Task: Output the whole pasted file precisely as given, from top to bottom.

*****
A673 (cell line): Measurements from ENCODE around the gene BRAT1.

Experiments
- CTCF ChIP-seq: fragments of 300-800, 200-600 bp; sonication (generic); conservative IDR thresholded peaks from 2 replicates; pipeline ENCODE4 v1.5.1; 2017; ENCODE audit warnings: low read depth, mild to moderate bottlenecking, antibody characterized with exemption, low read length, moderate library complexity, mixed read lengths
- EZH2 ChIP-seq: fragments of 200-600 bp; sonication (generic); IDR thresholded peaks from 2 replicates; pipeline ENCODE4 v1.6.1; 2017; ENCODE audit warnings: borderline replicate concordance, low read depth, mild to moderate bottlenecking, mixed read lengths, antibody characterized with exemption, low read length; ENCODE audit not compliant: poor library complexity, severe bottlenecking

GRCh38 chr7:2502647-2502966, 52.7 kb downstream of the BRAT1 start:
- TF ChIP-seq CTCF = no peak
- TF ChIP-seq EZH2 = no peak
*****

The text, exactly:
A673 (cell line): Measurements from ENCODE around the gene BRAT1.

Experiments
- CTCF ChIP-seq: fragments of 300-800, 200-600 bp; sonication (generic); conservative IDR thresholded peaks from 2 replicates; pipeline ENCODE4 v1.5.1; 2017; ENCODE audit warnings: low read depth, mild to moderate bottlenecking, antibody characterized with exemption, low read length, moderate library complexity, mixed read lengths
- EZH2 ChIP-seq: fragments of 200-600 bp; sonication (generic); IDR thresholded peaks from 2 replicates; pipeline ENCODE4 v1.6.1; 2017; ENCODE audit warnings: borderline replicate concordance, low read depth, mild to moderate bottlenecking, mixed read lengths, antibody characterized with exemption, low read length; ENCODE audit not compliant: poor library complexity, severe bottlenecking

GRCh38 chr7:2502647-2502966, 52.7 kb downstream of the BRAT1 start:
- TF ChIP-seq CTCF = no peak
- TF ChIP-seq EZH2 = no peak